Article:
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Notes from a Small Island, by Bill Bryson


One the one hand, I’d say Great Britain owes Bill Bryson a ton for this amazing book and travelogue across Britain. On the other, the book is so well written that it’s a toss up to say whether an actual trip would be more enjoyable.

Kidding, of course, but not too much. Bryson captures more than just the scenery or culture of Britain – having lived there for a long time, his writing captures the essence of the people, the history, and the stories that define the place.

The book is a commentary as Bryson traveled around Britain just before he was moving back to the USA. What I loved about the book is that it’s not merely a summary of the high points of Britain – Bryson writes about every situation he found himself in, whether good or bad, and makes it interesting using a wonderful sense of humour and his signature dry wit. One can’t help but appreciate and connect with a book in which the boring conversations on trains make you laugh as much as the descriptions of grand views and cathedrals make you daydream in wonder.

The personality of the writing (and writer) is charming as well. Self-deprecating at many occasions, and very human, the Bryson isn’t afraid to admit that his opinion about a particular county changed overnight – for three nights running. And some of the personal incidents he narrates are hilarious. Here’s a gem:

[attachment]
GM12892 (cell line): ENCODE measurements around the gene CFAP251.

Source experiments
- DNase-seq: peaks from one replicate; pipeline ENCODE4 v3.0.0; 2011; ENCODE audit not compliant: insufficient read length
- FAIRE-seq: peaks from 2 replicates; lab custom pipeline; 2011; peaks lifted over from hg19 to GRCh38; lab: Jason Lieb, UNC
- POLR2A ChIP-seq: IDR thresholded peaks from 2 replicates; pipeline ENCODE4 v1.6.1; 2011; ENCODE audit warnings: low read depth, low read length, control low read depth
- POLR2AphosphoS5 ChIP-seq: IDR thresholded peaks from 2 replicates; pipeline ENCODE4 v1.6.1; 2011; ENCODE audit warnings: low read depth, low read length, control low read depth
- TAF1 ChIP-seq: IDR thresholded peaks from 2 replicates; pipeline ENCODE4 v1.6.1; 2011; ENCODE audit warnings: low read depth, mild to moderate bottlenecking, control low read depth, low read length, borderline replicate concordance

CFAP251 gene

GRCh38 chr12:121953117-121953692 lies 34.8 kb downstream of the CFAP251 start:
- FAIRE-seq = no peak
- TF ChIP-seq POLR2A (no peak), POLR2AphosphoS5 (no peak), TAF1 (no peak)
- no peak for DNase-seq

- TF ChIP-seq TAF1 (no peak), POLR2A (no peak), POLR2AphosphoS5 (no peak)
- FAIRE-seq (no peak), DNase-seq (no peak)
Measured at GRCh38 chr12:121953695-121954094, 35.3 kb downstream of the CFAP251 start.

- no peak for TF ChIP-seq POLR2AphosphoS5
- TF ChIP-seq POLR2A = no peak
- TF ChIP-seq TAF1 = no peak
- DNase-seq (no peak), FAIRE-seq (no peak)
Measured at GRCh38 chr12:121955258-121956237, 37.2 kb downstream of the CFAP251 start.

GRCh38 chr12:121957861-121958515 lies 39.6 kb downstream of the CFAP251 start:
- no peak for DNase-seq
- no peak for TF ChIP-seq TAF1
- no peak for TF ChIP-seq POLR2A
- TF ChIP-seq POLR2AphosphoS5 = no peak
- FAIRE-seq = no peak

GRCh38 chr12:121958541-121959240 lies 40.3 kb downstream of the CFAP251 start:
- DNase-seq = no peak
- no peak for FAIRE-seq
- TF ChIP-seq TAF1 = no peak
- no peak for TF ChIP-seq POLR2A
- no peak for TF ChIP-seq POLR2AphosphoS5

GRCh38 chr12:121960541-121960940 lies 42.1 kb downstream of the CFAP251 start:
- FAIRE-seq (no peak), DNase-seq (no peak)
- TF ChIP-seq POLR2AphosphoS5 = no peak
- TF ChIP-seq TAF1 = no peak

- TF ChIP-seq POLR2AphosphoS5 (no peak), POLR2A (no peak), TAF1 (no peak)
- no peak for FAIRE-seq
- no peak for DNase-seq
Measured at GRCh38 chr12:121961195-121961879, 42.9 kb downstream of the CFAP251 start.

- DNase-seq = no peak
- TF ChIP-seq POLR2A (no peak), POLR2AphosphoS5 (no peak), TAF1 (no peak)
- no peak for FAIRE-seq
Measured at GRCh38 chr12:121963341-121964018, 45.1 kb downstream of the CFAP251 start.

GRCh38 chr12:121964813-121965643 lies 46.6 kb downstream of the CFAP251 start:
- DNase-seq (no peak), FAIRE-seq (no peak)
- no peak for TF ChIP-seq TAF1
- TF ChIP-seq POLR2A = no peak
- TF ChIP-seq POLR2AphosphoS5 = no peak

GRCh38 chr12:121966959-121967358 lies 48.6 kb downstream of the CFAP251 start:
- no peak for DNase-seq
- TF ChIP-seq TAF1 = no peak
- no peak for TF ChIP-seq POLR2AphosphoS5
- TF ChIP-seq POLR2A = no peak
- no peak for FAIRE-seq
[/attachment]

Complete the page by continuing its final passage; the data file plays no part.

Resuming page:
Eventually, a voice annouced that because of faults further up the line this train would terminate at Stockport, which elicited a general groan. At each station the voice apologized for the delay and announced anew that the train would terminate at Stockport. When at last we reached Stockport, ninety minutes late, I expected everyone to get off, but no-one moved, so neither did I. Only one passenger, a Japanese fellow, dutifully disembarked, then watched in dismay as the train proceeded on, without explanation and without him, to Manchester.

Don’t say I didn’t warn you – this book will make you laugh out loud. An absolutely delightful read.

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